Bradford Council is urging residents across the district to remain vigilant after being alerted to new reports of fraudsters posing as people from the NHS Test and Trace programme.
Launched at the end of last month, NHS Test and Trace is playing an increasingly-important role in halting the spread of coronavirus, with contact tracers getting in touch with those who have had recent close contact with someone who has tested positive for COVID-19.
However, the council is concerned that the system continues to be targeted by scammers, who are pretending to be contact tracers in a bid to trick people into parting with their personal information.
To help protect residents from falling victim to cybercrime, the council has issued the following information to make it easier for people to know if they are genuinely being contacted by the NHS Test and Trace Contact service:
If the NHS Test and Trace service contacts you, the service will use text messages, email or phone.
All texts or emails will ask you to sign into the NHS test and trace contact-tracing website.
If NHS Test and Trace calls you by phone, the service will be using a single phone number: 0300 013 5000.
All information you provide to the NHS Test and Trace service is held in strict confidence and will only be kept and used in line with the Data Protection Act 2018.
Contact tracers will:
Call you from 0300 013 5000
Send you text messages from ‘NHS’
Ask you to sign into the NHS test and trace contact-tracing website
Ask for your full name and date of birth to confirm your identity, and postcode to offer support while self-isolating
Ask about the coronavirus symptoms you have been experiencing
Ask you to provide the name, telephone number and/or email address of anyone you have had close contact with in the two days prior to your symptoms starting
Ask if anyone you have been in contact with is under 18 or lives outside of England
Contact tracers will never:
Ask you to dial a premium rate number to speak to us (for example, those starting 09 or 087)
Ask you to make any form of payment or purchase a product or any kind
Ask for any details about your bank account
Ask for your social media identities or login details, or those of your contacts
Ask you for any passwords or PINs, or ask you to set up any passwords or PINs over the phone
Disclose any of your personal or medical information to your contacts
provide medical advice on the treatment of any potential coronavirus symptoms
Ask you to download any software to your PC or ask you to hand over control of your PC, smartphone or tablet to anyone else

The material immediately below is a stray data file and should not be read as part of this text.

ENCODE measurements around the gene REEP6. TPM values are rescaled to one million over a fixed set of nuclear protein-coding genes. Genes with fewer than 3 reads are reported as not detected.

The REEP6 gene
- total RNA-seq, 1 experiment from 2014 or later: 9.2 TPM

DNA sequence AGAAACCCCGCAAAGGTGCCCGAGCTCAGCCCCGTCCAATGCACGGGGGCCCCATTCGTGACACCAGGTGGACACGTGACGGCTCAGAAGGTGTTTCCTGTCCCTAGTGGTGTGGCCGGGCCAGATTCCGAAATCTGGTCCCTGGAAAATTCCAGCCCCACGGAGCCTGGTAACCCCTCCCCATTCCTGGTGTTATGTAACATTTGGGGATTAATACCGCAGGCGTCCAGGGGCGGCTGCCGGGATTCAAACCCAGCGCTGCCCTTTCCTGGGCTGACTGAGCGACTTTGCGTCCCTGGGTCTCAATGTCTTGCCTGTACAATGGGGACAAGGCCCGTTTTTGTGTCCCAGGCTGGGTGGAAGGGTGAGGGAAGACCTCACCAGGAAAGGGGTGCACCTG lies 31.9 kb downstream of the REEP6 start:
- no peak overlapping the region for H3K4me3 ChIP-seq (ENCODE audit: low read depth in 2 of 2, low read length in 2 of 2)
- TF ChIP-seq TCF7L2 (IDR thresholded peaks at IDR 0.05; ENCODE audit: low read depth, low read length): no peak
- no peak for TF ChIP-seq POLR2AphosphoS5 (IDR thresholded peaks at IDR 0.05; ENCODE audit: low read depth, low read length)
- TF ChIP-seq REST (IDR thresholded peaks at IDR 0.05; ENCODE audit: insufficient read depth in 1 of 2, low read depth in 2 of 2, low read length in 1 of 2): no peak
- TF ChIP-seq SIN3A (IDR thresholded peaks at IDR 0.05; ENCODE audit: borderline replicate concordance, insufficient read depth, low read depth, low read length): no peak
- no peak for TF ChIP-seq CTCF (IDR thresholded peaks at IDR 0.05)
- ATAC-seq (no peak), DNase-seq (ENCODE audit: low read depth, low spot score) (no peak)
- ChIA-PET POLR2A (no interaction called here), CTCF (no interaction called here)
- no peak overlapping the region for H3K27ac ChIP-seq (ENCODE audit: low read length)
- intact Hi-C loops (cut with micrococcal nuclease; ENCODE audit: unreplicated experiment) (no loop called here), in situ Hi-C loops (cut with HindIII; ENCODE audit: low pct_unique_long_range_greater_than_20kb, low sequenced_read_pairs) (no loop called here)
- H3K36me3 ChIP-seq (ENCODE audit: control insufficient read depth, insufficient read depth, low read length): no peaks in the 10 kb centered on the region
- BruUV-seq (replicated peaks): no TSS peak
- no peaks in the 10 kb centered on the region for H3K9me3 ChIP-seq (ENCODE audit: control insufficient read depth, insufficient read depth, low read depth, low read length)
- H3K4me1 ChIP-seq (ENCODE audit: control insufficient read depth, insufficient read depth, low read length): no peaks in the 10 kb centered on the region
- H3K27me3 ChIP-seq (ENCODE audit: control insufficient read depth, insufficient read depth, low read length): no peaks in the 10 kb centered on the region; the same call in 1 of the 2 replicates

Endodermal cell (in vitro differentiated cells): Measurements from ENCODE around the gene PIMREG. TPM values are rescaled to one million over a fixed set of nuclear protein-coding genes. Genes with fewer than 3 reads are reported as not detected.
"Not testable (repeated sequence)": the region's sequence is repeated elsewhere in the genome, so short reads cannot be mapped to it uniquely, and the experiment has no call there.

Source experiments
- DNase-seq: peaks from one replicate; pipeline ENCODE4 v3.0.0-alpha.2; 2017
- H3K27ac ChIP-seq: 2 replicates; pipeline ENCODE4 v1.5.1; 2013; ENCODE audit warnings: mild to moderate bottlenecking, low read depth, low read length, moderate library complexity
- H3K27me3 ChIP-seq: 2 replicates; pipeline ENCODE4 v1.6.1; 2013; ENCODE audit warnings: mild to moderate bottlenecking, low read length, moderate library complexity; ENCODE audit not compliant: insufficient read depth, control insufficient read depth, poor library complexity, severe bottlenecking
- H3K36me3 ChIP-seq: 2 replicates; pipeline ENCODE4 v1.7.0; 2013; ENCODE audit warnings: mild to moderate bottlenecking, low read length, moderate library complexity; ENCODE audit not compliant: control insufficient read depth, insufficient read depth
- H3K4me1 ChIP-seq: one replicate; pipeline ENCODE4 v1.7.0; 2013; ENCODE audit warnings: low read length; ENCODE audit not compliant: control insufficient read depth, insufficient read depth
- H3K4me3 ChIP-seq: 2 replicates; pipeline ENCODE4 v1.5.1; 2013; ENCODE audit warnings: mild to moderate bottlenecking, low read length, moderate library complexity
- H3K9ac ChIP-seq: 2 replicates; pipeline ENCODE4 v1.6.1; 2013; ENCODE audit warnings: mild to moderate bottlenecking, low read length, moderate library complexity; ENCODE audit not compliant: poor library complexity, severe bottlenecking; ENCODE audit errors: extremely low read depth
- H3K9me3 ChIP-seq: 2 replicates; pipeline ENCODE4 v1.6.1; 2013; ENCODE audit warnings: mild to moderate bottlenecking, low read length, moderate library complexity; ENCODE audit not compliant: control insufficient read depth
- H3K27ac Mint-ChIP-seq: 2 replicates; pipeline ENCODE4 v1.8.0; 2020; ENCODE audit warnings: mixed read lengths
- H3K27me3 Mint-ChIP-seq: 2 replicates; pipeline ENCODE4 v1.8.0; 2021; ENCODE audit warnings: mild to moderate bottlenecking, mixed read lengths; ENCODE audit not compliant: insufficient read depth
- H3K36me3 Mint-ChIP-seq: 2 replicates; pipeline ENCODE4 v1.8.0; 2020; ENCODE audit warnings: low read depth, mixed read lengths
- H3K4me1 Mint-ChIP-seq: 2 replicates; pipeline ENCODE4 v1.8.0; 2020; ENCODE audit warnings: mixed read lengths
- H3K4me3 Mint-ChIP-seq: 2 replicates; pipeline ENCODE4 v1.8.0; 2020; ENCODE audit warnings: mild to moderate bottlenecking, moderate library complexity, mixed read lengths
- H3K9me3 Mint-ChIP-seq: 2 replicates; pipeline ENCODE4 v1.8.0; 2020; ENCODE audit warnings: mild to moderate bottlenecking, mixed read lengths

Ask you to access any website that does not belong to the government or NHS
They will ask you:
If you have family members or other household members living with you. In line with the medical advice they must remain in self-isolation for the rest of the 14-day period from when your symptoms began
If you have had any close contact with anyone other than members of your household. We are interested in in the 48 hours before you developed symptoms and the time since you developed symptoms. Close contact means: - having face-to-face contact with someone (less than a metre away) - spending more than 15 minutes within two metres of someone - travelling in a car or other small vehicle with someone (even on a short journey) or close to them on a plane
If you work in – or have recently visited – a setting with other people (for example, a GP surgery, a school or a workplace)
They will ask you to provide, where possible, the names and contact details (for example, email address, telephone number) for the people you have had close contact with. As with your own details these will be held in strict confidence and will be kept and used only in line with data protection laws.
Leader of Bradford Council, Councillor Susan Hinchcliffe, said: “Unfortunately, we have been alerted to a number of scams where fraudsters are taking advantage of the pandemic to deceive people – many of whom are elderly or vulnerable - into parting with money or personal details.
“The scams range from premium rate phone numbers, to requests for sensitive personal information, and even demands for payments as high as £500 for a testing kit.
“We wouldn’t naturally know what to expect of a new service like NHS Test and Trace, so sadly it’s all too easy to see how people might fall victim – particularly if they are already concerned about their health and wellbeing.”
Bradford Council’s Executive Member for Healthy People and Places, Councillor Sarah Ferriby, added: “It’s important that we all work together to spread the word as widely as possible, through social media, family chats and other channels, and stop fraudsters taking advantage at this time of crisis.”
“It is vital that everyone remains on guard if they are contacted, and never disclose personal or financial details over the phone. If you think that someone has tried to contact you under false pretences or you have been the victim of a fraudster, then please report it to Action Fraud.”